• Their dress-code is like new-age bohemian mixed with post-modernism. In other words, they like to wear clothes from thrift shops or anything that is ironic. The guys often don silly facial hairstyles like handlebar mustaches.
  • They live mostly in bigger cities.
  • They are really into, or at least pretend to be really into art and social issues.
  • They tend to be very liberal.
  • They ride fixed-gear bicycles.
  • They love the internet, especially expressing themselves via the internet. By this, I mean that they love to fuck around with social networking sites like facebook and twitter, and they also like to blog.
  • They have a general air of superiority about them, often shunning music (or anything else) for being too mainstream. Their favorite type of music is the kind that nobody else has ever heard of before.
  • They do not in any way, shape, or form embrace being a hipster. In fact, 90% of them will refuse to acknowledge that they are hipsters.
  • Some say that hipsters have an affinity for Pabst Blue Ribbon beer and American Apparel clothes.
  • There seems to be a bit of a trend towards childlike innocence in hipster culture as of late. An article in Details magazine described it something like that, but I think it’s more of a nostalgia for childhood rather than actual innocence.
  • Pseudointellectualism, or in some cases actual intellectualism, is a major defining trait. (just a side note – pseudointellectualism is still better than a lack of any desire for intelligence)

hipsters in their natural urban habitat

By no means is this post meant to be a shit talk on hipsters. In fact, I actually meet more than a couple of the qualifications myself. I realize that most hipsters are individuals that just happen to share many similarities with their peers due to similar upbringings. But just like almost everyone else in the world, they fit neatly into a definable group, no matter how stereotypical it is.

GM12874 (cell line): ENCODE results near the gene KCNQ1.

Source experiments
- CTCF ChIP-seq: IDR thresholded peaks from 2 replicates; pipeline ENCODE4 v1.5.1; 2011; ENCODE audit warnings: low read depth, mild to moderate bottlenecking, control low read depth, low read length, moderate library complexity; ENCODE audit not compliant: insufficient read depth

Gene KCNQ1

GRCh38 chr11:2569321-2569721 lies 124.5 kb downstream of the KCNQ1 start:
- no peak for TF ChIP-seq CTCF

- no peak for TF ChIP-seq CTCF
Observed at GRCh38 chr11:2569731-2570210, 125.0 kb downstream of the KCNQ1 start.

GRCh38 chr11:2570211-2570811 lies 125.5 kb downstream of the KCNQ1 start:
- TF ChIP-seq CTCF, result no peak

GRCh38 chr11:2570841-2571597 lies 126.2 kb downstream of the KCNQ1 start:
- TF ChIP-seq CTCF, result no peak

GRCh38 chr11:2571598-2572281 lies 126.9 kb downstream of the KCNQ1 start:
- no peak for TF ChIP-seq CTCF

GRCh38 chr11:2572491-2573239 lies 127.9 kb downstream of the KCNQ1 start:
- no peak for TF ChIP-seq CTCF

*Disclaimer – I live in a small town in the South. I’ve seen a handful of hipsters, but only interacted with maybe 2 or 3.

Written by danielperry99

January 3, 2011 at 6:03 am

Review of Music from the Unrealized Film Script: Dusk at Cubist Castle

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I had never heard of this album, or even the band that recorded it until about a week ago when I was looking online for some unfamiliar music to listen to. I stumbled upon Olivia Tremor Control’s Music from the Unrealized Film Script: Dusk at Cubist Castle (henceforth referred to as DaCC) while scrolling through’s top albums of the 1990’s list. I like Pitchfork’s music lists because they always throw in some indie shit I’ve never heard of before (even though a lot of the time their indie favorites suck). DaCC had a solid ranking in 39th place , so I decided to do a youtube search to hear a couple songs. The first song I clicked on was “Jumping Fences,” and all I can say is…well just listen to this shit.